A worker who has suffered a compensable injury is entitled to additional compensations for worsened conditions which result from the original injury. This is called a “Claim for Aggravation.”
However, an injured worker who has suffered a worsening of his injury runs the risk of having his aggravation claim ignored if the required written medical evidence does not meet the specific requirements in the latest revision to the Workers’ Compensation law.
The worsened condition must be established by medical evidence of an actual worsening of the compensable condition supported by objective findings.
The major cause of the worsening must be a work injury for the worsening to be compensable.
The revised law (ORS 656.273) requires the filing of the proper form (“Notice of Claim for Aggravation…” Form # 2837) signed by the worker (or his representative). The form must also be signed by the physician and submitted by the physician to the insurer within five days of receipt. Also, this form must be accompanied by the attending physician’s report establishing by proper written medical evidence that the worker has suffered a worsened condition.
To constitute proper written medical evidence, the attending physician’s report must meet two criteria:
1. the evidence must establish that the worsened condition suffered was attributable to the compensable injury;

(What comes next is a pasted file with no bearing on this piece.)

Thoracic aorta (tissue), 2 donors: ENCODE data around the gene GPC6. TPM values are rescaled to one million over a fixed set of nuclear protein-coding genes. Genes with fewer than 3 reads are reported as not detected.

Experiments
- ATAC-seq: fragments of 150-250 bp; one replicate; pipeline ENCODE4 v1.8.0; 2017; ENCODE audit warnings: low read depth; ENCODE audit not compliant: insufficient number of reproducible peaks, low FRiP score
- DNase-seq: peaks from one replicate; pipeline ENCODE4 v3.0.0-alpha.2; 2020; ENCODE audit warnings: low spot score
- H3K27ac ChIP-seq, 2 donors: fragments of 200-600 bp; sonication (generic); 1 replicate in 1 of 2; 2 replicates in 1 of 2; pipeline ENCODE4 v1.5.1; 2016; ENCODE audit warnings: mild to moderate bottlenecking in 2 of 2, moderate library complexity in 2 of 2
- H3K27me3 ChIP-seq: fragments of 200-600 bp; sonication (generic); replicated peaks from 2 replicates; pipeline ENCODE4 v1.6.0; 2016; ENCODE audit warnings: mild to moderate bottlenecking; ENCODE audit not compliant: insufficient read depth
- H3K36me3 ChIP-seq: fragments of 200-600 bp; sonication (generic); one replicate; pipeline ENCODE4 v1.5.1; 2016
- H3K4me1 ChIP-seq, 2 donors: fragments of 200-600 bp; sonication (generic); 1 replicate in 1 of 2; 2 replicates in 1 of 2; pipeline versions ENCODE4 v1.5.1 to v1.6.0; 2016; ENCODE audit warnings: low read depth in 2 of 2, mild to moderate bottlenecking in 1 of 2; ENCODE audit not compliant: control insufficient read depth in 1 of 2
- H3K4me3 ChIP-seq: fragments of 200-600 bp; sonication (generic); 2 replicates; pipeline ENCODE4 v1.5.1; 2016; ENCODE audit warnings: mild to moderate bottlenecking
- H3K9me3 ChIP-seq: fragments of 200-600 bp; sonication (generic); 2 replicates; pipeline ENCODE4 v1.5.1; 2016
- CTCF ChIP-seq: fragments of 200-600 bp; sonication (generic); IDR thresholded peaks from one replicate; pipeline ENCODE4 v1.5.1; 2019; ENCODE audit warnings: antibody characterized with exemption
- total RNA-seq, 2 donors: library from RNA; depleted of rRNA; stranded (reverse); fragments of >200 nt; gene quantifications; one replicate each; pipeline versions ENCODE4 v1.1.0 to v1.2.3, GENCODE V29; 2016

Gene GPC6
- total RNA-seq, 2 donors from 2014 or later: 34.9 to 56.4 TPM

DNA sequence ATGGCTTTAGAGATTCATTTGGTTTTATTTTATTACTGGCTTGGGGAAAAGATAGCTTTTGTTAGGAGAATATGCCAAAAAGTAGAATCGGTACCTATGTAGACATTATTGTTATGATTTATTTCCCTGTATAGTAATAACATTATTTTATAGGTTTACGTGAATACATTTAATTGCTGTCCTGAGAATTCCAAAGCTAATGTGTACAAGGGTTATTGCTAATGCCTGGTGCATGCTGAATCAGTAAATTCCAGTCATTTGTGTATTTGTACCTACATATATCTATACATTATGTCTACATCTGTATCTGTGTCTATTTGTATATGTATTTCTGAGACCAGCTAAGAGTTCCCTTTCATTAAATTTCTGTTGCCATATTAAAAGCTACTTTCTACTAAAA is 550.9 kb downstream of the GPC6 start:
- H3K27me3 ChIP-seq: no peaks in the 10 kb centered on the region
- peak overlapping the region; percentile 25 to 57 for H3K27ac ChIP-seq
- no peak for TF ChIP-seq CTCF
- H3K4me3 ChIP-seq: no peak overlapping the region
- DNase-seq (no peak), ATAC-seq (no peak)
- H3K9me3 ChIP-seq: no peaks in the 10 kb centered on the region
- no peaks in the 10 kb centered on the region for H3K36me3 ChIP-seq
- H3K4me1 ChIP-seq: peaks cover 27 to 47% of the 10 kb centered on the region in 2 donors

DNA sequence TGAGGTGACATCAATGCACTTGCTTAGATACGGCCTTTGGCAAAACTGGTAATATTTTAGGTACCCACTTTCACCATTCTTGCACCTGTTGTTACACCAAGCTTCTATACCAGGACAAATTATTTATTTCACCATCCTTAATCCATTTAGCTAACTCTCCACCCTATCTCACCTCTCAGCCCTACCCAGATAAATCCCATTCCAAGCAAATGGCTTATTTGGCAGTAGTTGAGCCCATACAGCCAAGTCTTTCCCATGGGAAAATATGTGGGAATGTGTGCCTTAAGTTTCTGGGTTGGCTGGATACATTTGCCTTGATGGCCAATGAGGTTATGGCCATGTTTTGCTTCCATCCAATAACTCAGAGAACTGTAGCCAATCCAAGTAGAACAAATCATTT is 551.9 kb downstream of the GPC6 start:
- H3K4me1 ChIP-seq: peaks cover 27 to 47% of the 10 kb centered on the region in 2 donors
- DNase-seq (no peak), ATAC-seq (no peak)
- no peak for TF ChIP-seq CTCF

2. the medical evidence of the worsened condition must be supported by objective findings.
We stress these requirements because insurance companies have taken the position that if all requirements have not been met when they receive a form, that they may treat it as if a claim has not even been filed!
Therefore, a doctor may fill out and sign the proper form and submit written evidence in support of the claim, but the insurer may ignore it. So, for workers to have a fair shot at an aggravation claim, their doctors must follow the process exactly.
Traditionally, doctors fill out and sign the form, attach their chart notes and send it in. Unfortunately, chart notes do not always recite objective findings in support of the worsening. And chart notes usually do not attribute the worsened condition to the compensable injury.
If you believe that your patient, who had an existing Workers’ Compensation injury and it is appropriate to file an aggravation claim, we recommend the following:
1. Be sure you have the proper form (2837) filled out completely and signed (your patient should complete and sign the top half; you fill out and sign the bottom part);
2. Attach a written statement explaining what objective findings exist to support a worsening;
3. Your objective findings should describe a comparison between the patient’s condition now and how it was when the patient’s WC claim was last closed, describing how it has worsened.
If no objective evidence exists showing a worsening since the injury claim last closed, filing for an aggravation is a waste of time. A palliative care request may be appropriate.
Ask yourself: Is the patient really worse? (Less able to work? Needing more treatment in a way which was not expected when the claim last closed?) Is there objective evidence of this? Is this worsening a result of the work injury?
This has placed the doctor in a critical position. Once your patient has completed and signed the aggravation form, he/she expects to receive time loss compensation. When this does not happen, you have an unhappy patient. Hopefully, this article will help preclude this unfortunate and unintended result.
If you or your staff have any questions concerning the forms and procedures for filing aggravation claims, please feel free to call our office and ask for Teresa.
This article was prepared by Robert F. Webber.